I’m a little late to the party here, but Grant Fritchey had an interesting post about DBAs being auto-naysayers.  Let me preface this by saying that I agree with Fritchey and I believe he would agree with me.  Our difference here is more in tone than content.

I believe that protecting the data is a data professional’s most important job.  These are people who have specialized in methods of data storage and access which most developers want to ignore, and I like developers who freely admit that they don’t want to deal with this stuff; it lets them specialize in other techniques and technologies and work with me to figure out the best way to collect and retrieve what they need when they need it.

There are three important words in the paragraph above:  “work with me.”  In other words, data professionals need to work with UI professionals and web service professionals and guts-programming professionals and all other kinds of professionals to build products for which customers are willing to pay.  Protecting the data is vital within the constraint that the company needs to be able to deliver features and functionality that customers want.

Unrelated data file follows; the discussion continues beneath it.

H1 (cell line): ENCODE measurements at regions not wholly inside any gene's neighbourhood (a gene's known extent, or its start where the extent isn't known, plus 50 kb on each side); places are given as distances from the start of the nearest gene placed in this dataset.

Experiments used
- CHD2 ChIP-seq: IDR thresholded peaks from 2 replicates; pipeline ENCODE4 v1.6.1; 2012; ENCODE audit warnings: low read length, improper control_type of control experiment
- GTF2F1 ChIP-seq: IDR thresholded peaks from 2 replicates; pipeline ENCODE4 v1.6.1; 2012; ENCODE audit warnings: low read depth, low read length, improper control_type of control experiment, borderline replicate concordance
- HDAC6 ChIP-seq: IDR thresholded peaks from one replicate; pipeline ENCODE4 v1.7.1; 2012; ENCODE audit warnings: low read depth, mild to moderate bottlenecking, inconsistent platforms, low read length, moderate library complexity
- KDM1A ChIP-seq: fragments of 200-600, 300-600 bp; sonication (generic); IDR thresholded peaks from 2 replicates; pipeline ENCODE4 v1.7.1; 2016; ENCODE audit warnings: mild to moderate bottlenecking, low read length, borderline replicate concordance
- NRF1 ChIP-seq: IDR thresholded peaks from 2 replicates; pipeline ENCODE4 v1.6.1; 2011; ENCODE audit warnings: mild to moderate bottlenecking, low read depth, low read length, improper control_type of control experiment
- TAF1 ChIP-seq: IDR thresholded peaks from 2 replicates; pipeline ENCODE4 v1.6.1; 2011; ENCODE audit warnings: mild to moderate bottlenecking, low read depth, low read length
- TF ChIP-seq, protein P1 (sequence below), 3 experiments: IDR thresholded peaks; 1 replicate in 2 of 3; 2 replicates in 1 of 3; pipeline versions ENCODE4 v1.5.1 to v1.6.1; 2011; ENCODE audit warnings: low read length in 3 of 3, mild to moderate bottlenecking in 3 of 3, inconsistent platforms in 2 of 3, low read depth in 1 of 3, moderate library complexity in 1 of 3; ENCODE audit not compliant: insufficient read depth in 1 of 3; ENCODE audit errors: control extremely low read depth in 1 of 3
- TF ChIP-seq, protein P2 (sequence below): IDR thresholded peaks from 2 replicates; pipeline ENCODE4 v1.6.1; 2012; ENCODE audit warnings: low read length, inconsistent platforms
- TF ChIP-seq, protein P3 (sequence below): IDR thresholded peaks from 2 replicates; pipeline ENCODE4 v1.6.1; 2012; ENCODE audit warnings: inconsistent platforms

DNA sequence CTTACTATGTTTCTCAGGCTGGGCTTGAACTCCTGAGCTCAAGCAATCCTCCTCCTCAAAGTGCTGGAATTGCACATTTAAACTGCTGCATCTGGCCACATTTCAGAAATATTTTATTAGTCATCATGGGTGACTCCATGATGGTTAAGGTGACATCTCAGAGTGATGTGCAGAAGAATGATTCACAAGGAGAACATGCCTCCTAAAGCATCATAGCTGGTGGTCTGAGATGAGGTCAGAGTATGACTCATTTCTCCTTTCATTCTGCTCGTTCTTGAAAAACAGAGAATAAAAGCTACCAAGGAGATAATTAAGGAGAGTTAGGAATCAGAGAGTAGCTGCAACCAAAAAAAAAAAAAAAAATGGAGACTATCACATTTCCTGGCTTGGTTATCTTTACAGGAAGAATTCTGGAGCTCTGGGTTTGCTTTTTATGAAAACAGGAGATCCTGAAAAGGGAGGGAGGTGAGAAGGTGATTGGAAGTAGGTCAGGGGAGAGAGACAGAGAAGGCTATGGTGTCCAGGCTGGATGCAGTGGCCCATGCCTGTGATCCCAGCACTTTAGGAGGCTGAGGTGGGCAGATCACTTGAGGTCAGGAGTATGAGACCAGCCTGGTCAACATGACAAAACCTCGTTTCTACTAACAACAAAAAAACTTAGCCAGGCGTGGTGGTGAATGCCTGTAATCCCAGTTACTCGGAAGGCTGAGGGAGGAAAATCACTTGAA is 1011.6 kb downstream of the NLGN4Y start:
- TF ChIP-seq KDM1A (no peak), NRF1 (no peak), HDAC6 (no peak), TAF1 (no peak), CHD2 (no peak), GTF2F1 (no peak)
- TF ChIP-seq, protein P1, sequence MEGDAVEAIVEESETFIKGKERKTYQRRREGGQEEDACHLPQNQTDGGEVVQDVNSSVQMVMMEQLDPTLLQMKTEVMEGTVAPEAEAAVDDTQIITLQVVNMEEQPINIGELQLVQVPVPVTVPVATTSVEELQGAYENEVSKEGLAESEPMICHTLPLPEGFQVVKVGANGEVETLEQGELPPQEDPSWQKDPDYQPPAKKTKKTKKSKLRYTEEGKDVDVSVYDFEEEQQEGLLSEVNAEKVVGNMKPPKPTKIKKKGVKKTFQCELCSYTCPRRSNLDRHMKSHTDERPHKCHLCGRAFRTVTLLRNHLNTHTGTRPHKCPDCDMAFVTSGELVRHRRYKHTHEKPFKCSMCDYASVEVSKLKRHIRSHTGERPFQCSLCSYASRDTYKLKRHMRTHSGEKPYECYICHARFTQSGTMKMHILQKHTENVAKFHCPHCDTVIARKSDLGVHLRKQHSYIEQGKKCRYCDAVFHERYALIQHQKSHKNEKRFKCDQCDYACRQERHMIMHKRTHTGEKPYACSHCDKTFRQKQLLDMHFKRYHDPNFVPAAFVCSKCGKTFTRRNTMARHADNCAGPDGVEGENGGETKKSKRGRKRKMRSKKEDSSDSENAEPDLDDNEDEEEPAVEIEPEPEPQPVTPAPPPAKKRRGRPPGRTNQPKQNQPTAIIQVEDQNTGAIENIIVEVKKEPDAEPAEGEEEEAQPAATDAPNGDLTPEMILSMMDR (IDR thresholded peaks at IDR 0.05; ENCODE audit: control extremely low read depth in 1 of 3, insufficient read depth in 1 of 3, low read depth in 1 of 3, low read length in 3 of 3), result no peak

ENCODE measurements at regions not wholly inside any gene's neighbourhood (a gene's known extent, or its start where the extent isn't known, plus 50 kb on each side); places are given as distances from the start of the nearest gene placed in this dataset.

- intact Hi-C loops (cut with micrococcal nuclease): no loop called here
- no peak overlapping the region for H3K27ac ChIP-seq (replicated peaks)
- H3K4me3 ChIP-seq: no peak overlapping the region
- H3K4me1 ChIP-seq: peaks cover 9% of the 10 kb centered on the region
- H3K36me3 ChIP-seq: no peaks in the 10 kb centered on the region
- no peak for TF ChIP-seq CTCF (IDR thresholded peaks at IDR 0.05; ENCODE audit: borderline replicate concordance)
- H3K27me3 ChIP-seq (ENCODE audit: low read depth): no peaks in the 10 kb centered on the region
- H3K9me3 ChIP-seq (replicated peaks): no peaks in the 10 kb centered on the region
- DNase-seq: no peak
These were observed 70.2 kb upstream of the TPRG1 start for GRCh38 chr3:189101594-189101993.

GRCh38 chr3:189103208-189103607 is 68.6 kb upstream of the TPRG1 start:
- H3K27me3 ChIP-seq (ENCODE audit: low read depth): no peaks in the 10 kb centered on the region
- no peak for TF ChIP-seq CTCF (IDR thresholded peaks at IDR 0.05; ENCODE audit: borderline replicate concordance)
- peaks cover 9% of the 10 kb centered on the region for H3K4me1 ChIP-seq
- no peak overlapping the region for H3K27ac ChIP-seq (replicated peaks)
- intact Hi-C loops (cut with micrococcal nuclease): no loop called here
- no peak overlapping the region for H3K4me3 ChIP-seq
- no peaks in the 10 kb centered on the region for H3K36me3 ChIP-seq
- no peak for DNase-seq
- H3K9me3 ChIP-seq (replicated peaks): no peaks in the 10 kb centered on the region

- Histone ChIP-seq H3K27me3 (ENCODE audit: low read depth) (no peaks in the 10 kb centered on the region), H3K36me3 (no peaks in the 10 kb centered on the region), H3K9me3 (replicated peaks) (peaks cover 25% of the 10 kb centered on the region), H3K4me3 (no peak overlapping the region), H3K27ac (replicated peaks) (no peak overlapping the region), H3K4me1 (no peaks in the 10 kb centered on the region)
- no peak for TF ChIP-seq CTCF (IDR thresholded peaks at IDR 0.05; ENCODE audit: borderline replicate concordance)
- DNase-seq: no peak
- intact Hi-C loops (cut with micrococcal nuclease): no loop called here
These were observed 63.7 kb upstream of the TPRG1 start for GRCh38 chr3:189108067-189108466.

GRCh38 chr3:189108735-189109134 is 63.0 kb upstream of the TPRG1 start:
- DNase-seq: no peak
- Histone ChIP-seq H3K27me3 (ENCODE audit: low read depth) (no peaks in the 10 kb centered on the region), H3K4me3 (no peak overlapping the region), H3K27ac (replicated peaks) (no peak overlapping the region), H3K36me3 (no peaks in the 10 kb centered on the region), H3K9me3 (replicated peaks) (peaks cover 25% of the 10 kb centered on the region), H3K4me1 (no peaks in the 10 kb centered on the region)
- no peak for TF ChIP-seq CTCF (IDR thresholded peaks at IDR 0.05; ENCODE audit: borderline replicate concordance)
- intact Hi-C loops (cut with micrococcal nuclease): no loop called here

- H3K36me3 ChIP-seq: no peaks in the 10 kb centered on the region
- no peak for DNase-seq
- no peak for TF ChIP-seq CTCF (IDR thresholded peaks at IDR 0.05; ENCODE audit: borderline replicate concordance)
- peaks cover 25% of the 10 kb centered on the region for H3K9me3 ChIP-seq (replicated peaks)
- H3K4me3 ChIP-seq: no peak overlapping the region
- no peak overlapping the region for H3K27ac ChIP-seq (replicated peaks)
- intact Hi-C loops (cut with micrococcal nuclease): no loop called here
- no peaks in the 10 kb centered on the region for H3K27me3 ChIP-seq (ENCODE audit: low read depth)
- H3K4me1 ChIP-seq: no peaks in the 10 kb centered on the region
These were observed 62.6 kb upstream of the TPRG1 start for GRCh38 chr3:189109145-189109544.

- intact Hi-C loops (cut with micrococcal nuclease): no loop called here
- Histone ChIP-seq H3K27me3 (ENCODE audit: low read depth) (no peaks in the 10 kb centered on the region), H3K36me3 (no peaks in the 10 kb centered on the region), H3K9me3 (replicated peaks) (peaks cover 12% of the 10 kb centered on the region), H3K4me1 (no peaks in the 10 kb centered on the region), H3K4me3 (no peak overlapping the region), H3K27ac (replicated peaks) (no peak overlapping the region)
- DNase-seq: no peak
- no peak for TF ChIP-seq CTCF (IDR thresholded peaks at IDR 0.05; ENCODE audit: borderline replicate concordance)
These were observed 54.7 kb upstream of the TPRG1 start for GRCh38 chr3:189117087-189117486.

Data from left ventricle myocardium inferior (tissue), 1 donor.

Putting this in monetary terms, good ideas debit your psychic account, and saying “No” to people credits your account.  If you run out of cash in your psychic account, people stop listening to you and start trying to go around you.  What this means is not that you need to be a doormat.  Instead, I draw three conclusions from this:

  1. Build up your psychic account.  You do this by making processes faster, getting difficult reports out, and generally getting off your lazy butt and doing work.  Show that you’re improving your code base, delivering products, and not just acting like an anchor.  Show that you can work with developers, with operations, with management.
  2. Say “No” when you really mean it.  People who are not data professionals (should) look to you for advice and understanding.  They will often have naive or incorrect understandings of how things work.  Sometimes, these ideas are terrible.  Shoot them down.
  3. Try to have an alternative when you say “No” to someone.  That psychic credit isn’t nearly as steep when you say “No, we can’t do X because of reasons A, B, and C.  Instead, we can do Y, which will get you the same result, but will reduce database load by 40% and prevent this from blocking ETL process Z.”  You don’t always need an alternative, but it certainly helps.

It’s easy to fall back on “No” as the automatic answer, and that’s generally the wrong answer.


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